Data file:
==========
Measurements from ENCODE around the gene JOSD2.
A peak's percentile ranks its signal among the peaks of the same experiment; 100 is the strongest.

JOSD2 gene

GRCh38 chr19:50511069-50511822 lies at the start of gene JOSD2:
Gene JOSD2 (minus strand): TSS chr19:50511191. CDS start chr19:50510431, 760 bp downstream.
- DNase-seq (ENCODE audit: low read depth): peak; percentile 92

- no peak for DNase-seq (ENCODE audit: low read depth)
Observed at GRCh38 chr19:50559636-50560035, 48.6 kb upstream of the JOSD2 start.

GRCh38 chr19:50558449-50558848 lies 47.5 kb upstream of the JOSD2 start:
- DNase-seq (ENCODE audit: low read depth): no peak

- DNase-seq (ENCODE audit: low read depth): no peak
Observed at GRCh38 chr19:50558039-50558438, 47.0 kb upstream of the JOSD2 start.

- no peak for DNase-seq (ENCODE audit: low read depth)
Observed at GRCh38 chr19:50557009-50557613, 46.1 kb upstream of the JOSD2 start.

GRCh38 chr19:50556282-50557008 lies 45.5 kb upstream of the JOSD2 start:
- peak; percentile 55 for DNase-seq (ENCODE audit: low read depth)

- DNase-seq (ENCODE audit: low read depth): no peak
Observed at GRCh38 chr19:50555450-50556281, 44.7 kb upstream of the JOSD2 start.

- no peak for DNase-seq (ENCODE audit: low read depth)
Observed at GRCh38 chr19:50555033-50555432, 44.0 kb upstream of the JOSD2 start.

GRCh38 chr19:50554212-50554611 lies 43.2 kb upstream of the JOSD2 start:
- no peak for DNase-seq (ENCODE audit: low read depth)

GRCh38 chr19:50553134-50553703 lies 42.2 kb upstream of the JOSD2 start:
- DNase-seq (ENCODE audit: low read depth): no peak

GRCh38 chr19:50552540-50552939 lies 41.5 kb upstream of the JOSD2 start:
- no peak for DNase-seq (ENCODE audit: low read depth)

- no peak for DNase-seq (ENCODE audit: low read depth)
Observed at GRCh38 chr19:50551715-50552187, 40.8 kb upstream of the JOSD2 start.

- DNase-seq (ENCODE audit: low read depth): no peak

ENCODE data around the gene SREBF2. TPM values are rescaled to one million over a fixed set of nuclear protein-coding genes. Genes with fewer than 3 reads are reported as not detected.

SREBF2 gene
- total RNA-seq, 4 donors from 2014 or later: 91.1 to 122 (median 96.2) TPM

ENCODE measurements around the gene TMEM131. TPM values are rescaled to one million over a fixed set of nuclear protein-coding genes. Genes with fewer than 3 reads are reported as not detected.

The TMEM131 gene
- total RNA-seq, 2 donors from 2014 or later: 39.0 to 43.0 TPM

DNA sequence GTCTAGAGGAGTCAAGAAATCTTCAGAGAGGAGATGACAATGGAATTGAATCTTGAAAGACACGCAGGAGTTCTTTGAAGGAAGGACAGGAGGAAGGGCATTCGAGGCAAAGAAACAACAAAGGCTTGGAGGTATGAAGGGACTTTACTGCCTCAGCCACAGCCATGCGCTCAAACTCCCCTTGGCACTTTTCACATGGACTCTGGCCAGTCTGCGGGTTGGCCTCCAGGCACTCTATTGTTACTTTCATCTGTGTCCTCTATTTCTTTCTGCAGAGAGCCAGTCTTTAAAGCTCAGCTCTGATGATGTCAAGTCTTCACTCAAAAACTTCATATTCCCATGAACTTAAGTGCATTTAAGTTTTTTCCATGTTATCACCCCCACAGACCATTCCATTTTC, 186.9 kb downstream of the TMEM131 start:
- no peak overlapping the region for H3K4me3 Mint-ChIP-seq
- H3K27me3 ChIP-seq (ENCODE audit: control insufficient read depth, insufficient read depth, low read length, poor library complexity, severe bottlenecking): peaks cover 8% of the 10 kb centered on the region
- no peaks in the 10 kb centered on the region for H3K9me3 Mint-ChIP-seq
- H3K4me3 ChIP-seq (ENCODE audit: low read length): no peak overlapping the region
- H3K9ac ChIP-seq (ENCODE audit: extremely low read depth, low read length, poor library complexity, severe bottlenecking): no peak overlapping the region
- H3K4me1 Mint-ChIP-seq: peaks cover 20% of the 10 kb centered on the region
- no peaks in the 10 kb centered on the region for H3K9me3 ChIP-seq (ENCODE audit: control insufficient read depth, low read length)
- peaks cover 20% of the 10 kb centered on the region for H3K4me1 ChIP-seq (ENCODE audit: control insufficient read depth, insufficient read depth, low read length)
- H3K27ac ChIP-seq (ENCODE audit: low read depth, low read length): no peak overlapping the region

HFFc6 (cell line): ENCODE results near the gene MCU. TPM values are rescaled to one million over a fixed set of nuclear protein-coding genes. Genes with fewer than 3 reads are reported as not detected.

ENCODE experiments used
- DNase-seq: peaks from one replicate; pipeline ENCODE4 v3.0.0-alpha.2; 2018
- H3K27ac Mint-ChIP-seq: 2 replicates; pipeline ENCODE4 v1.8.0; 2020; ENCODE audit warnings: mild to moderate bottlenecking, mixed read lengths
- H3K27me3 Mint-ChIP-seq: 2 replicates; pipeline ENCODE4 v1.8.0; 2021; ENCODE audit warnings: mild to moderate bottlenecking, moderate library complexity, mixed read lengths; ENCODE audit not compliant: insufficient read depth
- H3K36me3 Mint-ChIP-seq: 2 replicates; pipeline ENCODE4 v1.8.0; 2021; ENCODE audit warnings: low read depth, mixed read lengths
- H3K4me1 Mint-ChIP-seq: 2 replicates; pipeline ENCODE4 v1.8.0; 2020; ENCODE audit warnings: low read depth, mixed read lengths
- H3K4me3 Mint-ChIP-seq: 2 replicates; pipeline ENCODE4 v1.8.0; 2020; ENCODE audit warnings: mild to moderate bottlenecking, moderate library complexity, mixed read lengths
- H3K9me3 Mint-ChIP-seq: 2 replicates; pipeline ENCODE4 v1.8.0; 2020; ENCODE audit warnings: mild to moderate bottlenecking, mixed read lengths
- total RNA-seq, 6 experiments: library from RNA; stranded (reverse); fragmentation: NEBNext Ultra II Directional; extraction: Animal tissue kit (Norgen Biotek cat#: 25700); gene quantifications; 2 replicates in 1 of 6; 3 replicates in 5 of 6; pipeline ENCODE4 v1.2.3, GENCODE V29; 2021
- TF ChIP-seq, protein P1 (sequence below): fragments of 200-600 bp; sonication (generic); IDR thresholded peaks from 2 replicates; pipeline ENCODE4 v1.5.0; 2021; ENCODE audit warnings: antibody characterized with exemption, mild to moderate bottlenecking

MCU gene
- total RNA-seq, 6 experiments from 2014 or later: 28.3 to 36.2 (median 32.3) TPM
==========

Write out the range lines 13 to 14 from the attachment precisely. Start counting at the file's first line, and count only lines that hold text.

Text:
- no peak for DNase-seq (ENCODE audit: low read depth)
Observed at GRCh38 chr19:50557009-50557613, 46.1 kb upstream of the JOSD2 start.